ECB concludes comprehensive assessment for nine banks

14 November 2015
  • In-depth review carried out over the course of 2015 identifies capital shortfalls at five of the nine banks examined, four of which have already covered the shortfall
  • Shortfalls amount to €1.74 billion resulting from CET1 ratios falling below threshold of 5.5% in adverse stress test scenario, after including impact of asset quality review (AQR)
  • Total AQR adjustments to asset carrying values of €453 million mainly arise from a 32% increase in provisioning needs
  • Adverse scenario projects 6.1 percentage point weighted average decline in CET1 ratio of participating banks
  • Initial comprehensive assessment is a requirement for all banks that become or are likely to become subject to direct ECB supervision

ECB Banking Supervision conducted a comprehensive assessment for nine banks from March to November 2015. This followed an exercise in 2014, in which the ECB assessed 130 banks in preparation for assuming direct banking supervision of the largest banking groups within the Single Supervisory Mechanism (SSM).

An initial comprehensive assessment by the ECB is a requirement of all banks that become or are likely to become subject to direct ECB supervision and is similar to the rigorous exercise undertaken for the directly supervised banks last year. Five of the banks participating in this year’s exercise had already become subject to direct ECB supervision in 2014, while the remaining four banks will be as of January 2016.

It should be noted that the comprehensive assessment undertaken for all banks falling under, or likely to fall under, direct ECB supervision is different in nature from exercises carried out as part of on-going direct supervision or those specifically requested from the ECB.

The 2015 exercise consisted of an asset quality review (AQR) and a stress test. It was similar to last year’s comprehensive assessment in terms of its scope and depth, given that the AQR and stress test were performed based on the methodologies applied in 2014. It constituted a prudential rather than an accounting exercise and the threshold ratios applied for identifying capital shortfalls were maintained at the same levels as in 2014: a Common Equity Tier 1 (CET1) ratio of 8% for the AQR and the stress test baseline scenario, and a CET1 ratio of 5.5% for the stress test adverse scenario. The CET1 ratio is a key measure of a bank’s financial soundness.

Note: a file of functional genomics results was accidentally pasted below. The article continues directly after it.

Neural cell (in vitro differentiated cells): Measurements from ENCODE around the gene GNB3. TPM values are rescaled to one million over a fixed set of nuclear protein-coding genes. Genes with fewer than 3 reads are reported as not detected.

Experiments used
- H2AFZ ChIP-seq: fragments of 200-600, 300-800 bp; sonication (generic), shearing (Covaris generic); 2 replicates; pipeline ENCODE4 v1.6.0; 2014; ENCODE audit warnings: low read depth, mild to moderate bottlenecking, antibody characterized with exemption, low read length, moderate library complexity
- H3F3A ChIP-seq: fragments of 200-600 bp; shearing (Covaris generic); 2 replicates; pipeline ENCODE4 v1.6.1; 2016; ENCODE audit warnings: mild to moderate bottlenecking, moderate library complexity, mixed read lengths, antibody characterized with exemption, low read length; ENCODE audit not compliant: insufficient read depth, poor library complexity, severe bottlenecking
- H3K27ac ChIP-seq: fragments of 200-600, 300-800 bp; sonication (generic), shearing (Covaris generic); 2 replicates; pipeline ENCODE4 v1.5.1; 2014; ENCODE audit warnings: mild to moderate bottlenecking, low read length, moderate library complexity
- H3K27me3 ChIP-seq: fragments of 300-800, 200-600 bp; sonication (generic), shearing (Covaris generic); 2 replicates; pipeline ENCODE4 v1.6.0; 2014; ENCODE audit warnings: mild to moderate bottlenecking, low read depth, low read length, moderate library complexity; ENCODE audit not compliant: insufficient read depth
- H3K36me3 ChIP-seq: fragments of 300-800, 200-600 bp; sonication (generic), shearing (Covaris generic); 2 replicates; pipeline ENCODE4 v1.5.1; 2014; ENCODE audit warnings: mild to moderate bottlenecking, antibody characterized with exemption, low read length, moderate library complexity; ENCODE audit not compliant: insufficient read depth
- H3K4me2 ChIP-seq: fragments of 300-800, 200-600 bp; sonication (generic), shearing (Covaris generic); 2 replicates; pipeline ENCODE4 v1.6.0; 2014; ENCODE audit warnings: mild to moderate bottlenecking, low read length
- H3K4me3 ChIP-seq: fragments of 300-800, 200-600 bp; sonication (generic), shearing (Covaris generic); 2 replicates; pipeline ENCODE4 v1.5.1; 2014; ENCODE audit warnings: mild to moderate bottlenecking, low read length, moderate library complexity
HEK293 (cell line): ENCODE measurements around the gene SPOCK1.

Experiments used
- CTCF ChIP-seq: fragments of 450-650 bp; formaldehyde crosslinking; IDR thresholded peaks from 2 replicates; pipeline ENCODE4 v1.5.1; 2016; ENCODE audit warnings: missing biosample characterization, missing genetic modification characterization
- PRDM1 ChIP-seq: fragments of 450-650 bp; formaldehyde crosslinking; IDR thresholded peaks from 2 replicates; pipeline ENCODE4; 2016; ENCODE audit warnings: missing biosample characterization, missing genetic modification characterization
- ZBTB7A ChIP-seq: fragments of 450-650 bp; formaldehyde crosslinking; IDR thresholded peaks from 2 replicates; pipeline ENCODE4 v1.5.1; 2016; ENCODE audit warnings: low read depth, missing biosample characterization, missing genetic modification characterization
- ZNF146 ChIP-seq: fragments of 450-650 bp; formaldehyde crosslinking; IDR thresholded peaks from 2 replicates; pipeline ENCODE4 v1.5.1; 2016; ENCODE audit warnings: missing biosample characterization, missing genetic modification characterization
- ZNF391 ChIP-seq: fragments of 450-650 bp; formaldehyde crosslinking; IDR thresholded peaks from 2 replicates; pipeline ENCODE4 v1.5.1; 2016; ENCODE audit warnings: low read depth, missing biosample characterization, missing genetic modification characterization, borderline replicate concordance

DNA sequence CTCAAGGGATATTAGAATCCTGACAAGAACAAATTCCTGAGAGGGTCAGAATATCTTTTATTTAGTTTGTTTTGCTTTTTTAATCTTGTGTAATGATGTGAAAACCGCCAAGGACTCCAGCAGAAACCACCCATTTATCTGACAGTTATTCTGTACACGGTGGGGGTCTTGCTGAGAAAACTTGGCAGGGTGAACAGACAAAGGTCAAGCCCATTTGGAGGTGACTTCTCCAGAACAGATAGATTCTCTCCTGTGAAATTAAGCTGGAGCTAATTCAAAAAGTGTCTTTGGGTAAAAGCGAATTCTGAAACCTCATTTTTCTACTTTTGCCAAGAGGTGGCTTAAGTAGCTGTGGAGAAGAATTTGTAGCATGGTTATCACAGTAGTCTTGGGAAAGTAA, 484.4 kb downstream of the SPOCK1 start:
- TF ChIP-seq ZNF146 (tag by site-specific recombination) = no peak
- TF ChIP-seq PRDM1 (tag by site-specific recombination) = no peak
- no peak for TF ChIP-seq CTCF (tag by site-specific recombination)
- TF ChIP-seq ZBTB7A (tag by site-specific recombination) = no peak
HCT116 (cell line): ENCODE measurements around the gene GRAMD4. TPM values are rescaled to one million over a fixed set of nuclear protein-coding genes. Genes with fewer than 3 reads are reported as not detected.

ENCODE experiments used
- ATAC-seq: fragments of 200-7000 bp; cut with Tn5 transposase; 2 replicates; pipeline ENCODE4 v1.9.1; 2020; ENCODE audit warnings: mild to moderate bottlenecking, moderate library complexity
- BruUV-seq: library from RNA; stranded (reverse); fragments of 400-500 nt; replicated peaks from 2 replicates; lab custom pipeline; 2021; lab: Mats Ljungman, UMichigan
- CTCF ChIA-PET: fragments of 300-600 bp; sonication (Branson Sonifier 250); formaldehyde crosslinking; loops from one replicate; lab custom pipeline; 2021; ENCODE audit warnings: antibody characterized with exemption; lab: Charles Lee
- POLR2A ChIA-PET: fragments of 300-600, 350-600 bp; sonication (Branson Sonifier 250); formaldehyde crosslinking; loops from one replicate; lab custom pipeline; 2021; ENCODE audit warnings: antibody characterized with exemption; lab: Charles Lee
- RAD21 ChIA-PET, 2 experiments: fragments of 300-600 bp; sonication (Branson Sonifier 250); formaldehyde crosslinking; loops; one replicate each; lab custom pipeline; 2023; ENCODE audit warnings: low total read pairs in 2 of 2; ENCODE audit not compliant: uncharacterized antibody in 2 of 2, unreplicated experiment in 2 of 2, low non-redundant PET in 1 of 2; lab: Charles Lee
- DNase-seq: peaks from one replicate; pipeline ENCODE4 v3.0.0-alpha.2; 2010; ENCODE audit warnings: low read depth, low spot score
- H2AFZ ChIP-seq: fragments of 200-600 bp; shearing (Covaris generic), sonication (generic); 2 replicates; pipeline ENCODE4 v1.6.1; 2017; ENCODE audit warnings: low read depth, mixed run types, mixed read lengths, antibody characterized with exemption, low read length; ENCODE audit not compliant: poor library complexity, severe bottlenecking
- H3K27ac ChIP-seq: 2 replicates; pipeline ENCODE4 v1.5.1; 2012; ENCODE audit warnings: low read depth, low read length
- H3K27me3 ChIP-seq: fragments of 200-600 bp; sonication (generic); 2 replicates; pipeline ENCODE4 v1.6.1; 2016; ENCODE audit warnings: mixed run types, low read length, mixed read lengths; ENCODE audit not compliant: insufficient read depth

The AQR was a point-in-time assessment of the carrying values of banks’ assets as at 31 December 2014. It resulted in aggregate adjustments to carrying values of €453 million across all participating banks, largely stemming from the identification of additional non-performing exposures (NPEs) and increases in specific and collective provision levels. This led to net changes in banks’ CET1 ratios ranging from 0 to -1.6 percentage points.

The AQR results served as a starting point for the stress test, which projected the evolution of banks’ capital positions over three years (2015-2017) under a baseline scenario and an adverse scenario. The adverse scenario projected a weighted average decline of 6.1 percentage points in the CET1 ratio of the participating banks.

No bank fell below the threshold ratio of 8% CET1 after the AQR, while the effect of the combined AQR and stress test resulted in five banks falling below the threshold ratio of 5.5% CET1 in the adverse scenario. The aggregate capital shortfall identified across these five banks is €1.74 billion. This will partly be covered by recent capital increases undertaken since January 2015 and other eligible measures.

As in the 2014 exercise, the banks will be required to address remaining shortfalls in a timely manner by issuing capital instruments or undertaking other eligible measures to restore their capital positions to the required levels. This implies that shortfalls arising from the adverse scenario of the stress test will be expected to be covered within nine months after the publication of the comprehensive assessment results.

The five banks facing shortfalls will have to submit capital plans detailing the relevant measures within two weeks after the publication date. The implementation and monitoring of the relevant actions will be aligned with the annual Supervisory Review and Evaluation Process (SREP) carried out by the Joint Supervisory Teams (JSTs) in charge of supervising the banks concerned.

Remediation actions will not be limited to closing capital gaps. Banks must also take measures to address qualitative findings of the AQR, such as weaknesses in their systems and processes.

For media queries, please contact Ronan Sheridan (tel.: +49 69 1344 7416)

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